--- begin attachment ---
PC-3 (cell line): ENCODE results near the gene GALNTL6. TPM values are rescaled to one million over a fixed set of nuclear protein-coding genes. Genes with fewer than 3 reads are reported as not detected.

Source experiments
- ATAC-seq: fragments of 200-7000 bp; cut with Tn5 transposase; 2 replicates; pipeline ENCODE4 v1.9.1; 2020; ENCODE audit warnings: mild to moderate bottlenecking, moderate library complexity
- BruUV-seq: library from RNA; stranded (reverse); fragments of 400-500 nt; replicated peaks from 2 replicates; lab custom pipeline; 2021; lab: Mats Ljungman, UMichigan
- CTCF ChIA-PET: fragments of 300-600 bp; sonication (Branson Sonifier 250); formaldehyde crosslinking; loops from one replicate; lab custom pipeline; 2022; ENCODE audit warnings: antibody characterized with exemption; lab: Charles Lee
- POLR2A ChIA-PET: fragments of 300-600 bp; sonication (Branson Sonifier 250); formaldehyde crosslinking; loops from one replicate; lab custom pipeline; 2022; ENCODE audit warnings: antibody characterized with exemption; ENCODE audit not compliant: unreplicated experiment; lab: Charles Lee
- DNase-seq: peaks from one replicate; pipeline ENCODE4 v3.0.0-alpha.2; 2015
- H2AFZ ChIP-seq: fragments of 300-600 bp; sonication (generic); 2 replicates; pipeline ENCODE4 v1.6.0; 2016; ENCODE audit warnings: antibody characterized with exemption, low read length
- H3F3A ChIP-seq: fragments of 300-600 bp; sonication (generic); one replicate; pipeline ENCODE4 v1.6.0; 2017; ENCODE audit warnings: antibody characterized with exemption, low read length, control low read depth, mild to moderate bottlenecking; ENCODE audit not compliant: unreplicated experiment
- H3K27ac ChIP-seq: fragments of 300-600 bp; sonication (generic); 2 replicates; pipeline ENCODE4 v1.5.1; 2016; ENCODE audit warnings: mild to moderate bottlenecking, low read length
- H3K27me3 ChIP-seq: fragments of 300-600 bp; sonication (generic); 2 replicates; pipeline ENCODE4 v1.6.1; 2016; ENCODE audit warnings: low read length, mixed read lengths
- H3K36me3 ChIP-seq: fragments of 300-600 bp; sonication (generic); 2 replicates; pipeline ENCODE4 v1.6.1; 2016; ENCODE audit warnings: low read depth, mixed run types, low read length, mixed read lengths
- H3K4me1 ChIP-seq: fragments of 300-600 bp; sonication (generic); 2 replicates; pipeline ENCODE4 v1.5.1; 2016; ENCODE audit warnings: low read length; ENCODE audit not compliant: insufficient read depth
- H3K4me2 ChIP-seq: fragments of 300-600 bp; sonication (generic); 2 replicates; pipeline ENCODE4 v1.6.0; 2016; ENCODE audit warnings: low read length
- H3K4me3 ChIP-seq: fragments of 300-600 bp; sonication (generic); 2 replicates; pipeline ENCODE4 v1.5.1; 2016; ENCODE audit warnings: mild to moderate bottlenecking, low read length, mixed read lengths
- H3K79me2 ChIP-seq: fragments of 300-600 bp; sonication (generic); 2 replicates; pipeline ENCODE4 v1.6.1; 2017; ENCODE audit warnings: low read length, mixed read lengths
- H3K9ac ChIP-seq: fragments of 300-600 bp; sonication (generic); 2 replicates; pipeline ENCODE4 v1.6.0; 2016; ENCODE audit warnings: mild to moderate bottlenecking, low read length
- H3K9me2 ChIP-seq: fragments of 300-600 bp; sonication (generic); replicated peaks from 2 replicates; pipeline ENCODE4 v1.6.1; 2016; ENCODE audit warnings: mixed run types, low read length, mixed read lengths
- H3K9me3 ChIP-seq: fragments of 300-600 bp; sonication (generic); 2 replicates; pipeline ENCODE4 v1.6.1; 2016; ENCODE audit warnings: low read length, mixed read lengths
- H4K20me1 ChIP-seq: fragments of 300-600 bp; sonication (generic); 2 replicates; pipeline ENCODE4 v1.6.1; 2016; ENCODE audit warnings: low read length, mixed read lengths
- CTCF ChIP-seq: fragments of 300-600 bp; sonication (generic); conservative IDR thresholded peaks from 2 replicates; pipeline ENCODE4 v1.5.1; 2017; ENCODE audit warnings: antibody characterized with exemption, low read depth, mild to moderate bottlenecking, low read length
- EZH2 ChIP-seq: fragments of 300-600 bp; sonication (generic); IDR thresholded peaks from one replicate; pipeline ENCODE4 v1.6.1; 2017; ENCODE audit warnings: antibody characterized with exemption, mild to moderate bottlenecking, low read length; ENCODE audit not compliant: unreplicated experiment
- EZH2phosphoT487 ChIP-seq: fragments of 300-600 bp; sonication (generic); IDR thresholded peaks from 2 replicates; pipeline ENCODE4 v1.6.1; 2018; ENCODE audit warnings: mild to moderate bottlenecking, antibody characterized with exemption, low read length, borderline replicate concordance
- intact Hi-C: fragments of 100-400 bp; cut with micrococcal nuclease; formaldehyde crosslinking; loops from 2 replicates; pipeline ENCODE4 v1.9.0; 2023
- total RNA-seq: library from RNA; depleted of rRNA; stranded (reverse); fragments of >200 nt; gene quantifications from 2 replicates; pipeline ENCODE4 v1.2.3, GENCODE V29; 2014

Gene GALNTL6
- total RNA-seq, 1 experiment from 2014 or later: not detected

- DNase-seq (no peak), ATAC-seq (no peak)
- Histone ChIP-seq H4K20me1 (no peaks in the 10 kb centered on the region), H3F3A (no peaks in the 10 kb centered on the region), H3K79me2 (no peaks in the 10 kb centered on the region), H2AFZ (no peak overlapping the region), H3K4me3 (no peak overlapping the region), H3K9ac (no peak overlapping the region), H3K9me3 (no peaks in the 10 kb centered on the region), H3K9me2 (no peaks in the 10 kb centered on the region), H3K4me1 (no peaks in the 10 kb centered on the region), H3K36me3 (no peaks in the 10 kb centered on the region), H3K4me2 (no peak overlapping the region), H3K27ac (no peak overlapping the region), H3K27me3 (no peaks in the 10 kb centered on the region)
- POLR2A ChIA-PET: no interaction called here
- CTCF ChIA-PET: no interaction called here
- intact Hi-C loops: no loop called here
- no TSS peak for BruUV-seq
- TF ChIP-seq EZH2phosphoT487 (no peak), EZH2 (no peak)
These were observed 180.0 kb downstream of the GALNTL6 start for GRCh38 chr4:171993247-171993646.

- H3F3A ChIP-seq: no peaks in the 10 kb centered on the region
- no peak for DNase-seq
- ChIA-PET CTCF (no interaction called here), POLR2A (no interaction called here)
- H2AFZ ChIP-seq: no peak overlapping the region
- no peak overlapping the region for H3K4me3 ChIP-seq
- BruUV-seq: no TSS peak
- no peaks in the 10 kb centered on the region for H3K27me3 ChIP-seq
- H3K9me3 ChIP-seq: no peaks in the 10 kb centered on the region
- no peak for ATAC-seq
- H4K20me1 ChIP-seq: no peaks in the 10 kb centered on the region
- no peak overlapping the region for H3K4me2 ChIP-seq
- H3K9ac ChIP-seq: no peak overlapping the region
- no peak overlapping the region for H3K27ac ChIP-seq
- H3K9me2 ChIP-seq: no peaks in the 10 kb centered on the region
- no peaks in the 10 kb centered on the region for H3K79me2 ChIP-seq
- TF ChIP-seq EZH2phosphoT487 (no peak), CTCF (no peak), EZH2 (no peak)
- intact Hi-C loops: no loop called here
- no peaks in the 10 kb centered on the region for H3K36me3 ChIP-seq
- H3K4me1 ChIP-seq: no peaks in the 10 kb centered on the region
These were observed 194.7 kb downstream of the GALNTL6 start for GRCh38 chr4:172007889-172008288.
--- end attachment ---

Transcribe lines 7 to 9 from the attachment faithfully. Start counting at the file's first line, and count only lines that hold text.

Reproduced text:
- DNase-seq: peaks from one replicate; pipeline ENCODE4 v3.0.0-alpha.2; 2015
- H2AFZ ChIP-seq: fragments of 300-600 bp; sonication (generic); 2 replicates; pipeline ENCODE4 v1.6.0; 2016; ENCODE audit warnings: antibody characterized with exemption, low read length
- H3F3A ChIP-seq: fragments of 300-600 bp; sonication (generic); one replicate; pipeline ENCODE4 v1.6.0; 2017; ENCODE audit warnings: antibody characterized with exemption, low read length, control low read depth, mild to moderate bottlenecking; ENCODE audit not compliant: unreplicated experiment